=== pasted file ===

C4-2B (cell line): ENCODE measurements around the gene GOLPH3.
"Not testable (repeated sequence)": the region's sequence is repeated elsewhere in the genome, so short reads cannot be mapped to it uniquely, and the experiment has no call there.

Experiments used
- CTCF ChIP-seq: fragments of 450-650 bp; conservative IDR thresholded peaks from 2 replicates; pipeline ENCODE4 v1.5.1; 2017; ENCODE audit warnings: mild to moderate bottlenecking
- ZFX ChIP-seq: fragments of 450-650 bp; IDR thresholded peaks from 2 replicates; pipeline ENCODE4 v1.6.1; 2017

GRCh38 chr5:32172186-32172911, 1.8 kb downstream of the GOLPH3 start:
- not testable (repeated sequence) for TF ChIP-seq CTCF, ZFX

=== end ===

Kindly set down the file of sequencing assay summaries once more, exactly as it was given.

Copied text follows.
C4-2B (cell line): ENCODE measurements around the gene GOLPH3.
"Not testable (repeated sequence)": the region's sequence is repeated elsewhere in the genome, so short reads cannot be mapped to it uniquely, and the experiment has no call there.

Experiments used
- CTCF ChIP-seq: fragments of 450-650 bp; conservative IDR thresholded peaks from 2 replicates; pipeline ENCODE4 v1.5.1; 2017; ENCODE audit warnings: mild to moderate bottlenecking
- ZFX ChIP-seq: fragments of 450-650 bp; IDR thresholded peaks from 2 replicates; pipeline ENCODE4 v1.6.1; 2017

GRCh38 chr5:32172186-32172911, 1.8 kb downstream of the GOLPH3 start:
- not testable (repeated sequence) for TF ChIP-seq CTCF, ZFX